Fulham liked the Premier League so much they stayed for an impressive 13 consecutive seasons (no club outside the top 10 in this table has had a longer unbroken run). Relegation struck in 2014, but a classy Fulham side finished third in the Championship in 2017-18 and will be aiming to return to the top tier very soon.
Points: 618 (from 608 games)
Goal difference: -292
By a distance the worst goal difference of any Premier League side – and if you thought the 2016-17 season was poor by the Black Cats, they’ve actually had two far worse top-flight terms. In 2002-03 and 2005-06, Sunderland finished bottom without even reaching the 20-point mark.
From 608 Premier League games, they’ve won just 153. Having been hit by back-to-back relegations and now facing a season in the third tier, a record fifth Premier League promotion must seem a long way off.
Points: 661 (from 574 games)
Goal difference: -146
Boro were one of the Premier League’s original 22 in 1992-93, but finished 21st and suffered demotion in that debut campaign. Second-bottom is a spot they enjoy so much they’ve finished there four times (i.e. every time they’ve been relegated).
Yet it’s not all bad: around that, they had an 11-year unbroken spell between 1998 and 2009 – and finished as a high as seventh under Steve McClaren in 2005 – which explains their comfortable position in lower mid-table here.
Points: 692 (from 468 games,
Goal difference: +68
The club that entered the Premier League as defending league champions have suffered the most dramatic of falls. Leeds finished in the top five every season between 1998 and 2002 – but spent lots of borrowed dosh on exotic luxuries such as tropical fish and Seth Johnson, so had to sell off their young stars and were relegated in 2004.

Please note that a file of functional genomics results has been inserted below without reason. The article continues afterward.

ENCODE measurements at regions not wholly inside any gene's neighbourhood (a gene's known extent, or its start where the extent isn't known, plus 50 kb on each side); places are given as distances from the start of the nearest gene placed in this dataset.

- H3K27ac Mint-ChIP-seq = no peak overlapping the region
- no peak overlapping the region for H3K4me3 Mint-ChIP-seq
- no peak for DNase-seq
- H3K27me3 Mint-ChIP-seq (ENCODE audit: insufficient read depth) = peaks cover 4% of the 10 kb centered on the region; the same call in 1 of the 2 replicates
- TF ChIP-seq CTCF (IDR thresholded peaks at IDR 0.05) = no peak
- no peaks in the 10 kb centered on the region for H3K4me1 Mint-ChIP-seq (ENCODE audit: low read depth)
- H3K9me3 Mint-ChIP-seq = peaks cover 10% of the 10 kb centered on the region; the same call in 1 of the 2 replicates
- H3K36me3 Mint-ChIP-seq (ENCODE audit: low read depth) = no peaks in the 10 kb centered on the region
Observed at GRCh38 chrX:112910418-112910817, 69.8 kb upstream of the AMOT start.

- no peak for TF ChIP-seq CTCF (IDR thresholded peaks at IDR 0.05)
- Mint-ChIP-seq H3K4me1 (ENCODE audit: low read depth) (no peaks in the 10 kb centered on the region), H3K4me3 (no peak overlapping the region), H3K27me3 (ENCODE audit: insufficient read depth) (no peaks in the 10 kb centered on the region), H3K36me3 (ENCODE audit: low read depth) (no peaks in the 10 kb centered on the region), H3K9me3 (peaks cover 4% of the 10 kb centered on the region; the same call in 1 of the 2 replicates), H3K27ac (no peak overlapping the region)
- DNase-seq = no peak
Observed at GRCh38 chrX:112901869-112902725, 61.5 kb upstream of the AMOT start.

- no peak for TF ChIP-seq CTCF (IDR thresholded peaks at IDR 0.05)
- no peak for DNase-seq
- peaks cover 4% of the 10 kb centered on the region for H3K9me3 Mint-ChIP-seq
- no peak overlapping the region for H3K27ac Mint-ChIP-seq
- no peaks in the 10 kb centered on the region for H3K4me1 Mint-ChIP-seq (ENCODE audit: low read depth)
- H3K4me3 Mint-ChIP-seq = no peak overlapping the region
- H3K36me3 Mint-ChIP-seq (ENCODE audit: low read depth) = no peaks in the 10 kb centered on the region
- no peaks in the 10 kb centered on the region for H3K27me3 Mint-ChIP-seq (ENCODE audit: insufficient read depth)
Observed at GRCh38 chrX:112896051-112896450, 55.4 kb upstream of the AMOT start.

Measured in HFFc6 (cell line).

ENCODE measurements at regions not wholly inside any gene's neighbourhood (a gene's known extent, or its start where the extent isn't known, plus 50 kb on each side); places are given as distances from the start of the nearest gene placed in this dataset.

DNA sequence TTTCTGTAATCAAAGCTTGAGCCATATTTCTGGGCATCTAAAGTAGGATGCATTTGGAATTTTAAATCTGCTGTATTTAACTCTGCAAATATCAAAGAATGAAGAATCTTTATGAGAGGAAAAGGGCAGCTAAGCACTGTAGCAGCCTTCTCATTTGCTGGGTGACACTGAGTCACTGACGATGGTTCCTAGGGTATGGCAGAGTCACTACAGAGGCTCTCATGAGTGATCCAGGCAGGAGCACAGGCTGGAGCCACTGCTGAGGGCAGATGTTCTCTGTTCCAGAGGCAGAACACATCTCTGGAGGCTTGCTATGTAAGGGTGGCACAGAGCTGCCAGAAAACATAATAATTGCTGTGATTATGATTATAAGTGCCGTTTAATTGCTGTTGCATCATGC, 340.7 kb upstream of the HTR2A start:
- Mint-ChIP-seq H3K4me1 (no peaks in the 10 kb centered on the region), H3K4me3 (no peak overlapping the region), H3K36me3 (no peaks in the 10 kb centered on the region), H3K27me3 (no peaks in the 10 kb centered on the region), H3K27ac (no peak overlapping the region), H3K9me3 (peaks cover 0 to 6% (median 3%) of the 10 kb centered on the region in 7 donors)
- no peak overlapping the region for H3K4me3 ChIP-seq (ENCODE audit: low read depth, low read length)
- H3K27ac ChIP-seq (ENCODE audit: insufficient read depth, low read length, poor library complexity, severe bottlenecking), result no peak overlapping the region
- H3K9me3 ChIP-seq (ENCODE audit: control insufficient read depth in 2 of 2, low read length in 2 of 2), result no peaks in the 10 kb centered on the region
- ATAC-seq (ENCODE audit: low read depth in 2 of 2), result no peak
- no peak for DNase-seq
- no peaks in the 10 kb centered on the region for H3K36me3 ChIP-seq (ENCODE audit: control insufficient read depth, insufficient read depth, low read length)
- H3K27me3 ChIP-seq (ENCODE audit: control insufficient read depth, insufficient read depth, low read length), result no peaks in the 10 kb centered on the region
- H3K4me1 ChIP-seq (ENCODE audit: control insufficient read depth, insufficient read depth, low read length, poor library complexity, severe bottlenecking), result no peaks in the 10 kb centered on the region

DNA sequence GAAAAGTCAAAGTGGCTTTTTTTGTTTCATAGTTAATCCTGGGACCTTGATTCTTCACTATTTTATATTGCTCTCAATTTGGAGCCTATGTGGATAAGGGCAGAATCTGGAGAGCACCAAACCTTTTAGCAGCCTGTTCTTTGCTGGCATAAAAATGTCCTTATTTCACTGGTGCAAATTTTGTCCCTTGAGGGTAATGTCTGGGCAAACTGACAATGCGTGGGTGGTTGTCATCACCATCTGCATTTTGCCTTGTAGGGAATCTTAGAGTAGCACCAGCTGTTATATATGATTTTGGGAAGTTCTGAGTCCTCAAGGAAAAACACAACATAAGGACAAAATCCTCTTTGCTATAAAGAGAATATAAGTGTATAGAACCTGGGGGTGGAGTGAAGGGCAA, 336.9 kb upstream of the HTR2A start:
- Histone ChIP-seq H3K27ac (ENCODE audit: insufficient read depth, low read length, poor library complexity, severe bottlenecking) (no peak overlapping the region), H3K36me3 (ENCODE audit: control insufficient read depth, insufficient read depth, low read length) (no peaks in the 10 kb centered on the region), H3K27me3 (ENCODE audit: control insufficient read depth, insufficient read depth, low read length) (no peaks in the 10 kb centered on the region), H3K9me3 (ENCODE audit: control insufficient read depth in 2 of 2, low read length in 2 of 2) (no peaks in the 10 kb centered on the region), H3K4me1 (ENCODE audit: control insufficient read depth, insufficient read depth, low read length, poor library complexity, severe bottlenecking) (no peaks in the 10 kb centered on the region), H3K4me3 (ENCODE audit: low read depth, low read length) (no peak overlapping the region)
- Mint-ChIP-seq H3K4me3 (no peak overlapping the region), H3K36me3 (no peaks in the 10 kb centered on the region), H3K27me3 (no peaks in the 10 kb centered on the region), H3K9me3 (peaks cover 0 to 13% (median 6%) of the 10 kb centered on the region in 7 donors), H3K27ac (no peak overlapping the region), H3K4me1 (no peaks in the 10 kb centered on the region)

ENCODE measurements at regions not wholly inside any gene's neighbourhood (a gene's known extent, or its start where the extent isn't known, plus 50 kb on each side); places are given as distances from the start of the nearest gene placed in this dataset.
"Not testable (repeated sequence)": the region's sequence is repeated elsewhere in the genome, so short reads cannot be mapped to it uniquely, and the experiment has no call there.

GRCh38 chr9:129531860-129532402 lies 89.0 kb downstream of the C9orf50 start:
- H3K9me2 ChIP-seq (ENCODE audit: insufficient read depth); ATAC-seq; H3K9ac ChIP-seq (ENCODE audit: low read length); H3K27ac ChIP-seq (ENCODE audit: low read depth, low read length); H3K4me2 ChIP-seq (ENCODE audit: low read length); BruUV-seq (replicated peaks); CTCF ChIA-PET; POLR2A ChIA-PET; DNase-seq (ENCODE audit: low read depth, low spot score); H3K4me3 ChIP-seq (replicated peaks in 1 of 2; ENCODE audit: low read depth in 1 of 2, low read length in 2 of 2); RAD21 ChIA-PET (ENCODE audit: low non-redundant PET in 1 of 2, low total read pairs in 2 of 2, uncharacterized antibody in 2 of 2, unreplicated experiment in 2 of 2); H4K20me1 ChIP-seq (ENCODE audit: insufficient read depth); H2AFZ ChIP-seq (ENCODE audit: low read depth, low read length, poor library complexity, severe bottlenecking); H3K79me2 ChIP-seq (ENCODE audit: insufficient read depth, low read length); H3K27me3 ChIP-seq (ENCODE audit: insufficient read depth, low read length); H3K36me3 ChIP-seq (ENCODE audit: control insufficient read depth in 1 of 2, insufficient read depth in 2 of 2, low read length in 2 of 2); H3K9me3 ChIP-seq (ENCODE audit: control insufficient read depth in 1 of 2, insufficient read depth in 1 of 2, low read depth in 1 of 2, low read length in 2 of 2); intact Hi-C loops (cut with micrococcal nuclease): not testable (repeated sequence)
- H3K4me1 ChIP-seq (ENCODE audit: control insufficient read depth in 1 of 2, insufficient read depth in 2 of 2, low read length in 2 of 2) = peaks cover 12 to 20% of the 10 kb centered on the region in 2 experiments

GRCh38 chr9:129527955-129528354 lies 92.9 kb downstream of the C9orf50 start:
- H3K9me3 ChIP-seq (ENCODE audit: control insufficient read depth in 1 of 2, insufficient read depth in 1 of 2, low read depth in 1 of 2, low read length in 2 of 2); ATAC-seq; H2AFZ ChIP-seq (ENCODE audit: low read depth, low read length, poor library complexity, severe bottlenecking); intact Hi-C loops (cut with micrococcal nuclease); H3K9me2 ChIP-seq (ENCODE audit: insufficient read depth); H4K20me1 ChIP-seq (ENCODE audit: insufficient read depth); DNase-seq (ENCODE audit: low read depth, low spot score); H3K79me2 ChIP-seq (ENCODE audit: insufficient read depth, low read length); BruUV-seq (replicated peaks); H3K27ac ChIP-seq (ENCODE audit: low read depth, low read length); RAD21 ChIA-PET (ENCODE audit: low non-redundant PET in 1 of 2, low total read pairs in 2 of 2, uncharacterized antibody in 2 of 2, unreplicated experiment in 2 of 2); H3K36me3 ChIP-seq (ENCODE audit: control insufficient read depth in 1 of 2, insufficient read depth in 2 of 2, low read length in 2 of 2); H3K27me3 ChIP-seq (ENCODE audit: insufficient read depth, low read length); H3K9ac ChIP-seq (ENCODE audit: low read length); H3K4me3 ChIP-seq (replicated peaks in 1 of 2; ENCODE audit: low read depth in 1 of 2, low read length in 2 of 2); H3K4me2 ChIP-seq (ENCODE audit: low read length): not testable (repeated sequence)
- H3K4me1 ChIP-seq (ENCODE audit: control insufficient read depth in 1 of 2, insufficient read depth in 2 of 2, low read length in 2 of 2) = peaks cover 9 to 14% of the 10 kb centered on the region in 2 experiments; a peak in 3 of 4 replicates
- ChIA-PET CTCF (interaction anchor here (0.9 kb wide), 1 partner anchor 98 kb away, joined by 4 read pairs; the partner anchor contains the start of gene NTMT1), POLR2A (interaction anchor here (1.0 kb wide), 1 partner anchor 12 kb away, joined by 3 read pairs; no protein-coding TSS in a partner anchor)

Leeds fans won’t need reminding of the various agonies on and off the pitch since. Yet it’s a testament to how strong the club were in their first dozen Premier League years that they’re still as remarkably high as 13th.
Points: 889 (from 734 games)
Goal difference: -130
A whopping 197 points above Leeds in 13th, yet still over 80 points short of 11th spot, the Saints have 12th place on lockdown. They do sit sixth on the list of most Premier League defeats with 303, but that’s a legacy of having been present for 19 of 26 seasons.
Those seven seasons away from the Premier League saw Southampton dip briefly into the third tier, but – despite this term's struggles – the club's form is strong over the last half-decade. Until 2017-18, the Saints had finished in the top eight in four consecutive seasons.
Points: 970 (from 696 games)
Goal difference: +20
After just three Premier League seasons, Blackburn sat second in this overall table having finished fourth, second and – in 1995 – first. Yet without former owner Jack Walker’s leadership (and crisp banknotes), the club has slipped out of the all-time top 10.
The ownership of Venky’s has been rather less popular than that of Walker’s, what with them guiding the club out of the Premier League and into the third tier. Promotion in 2017-18 at least puts Rovers back in the Championship and within sight of the 30 Premier League points they need to reach the 1,000 mark.
10. West Ham
Points: 1,046 (from 844 games)
Goal difference: -202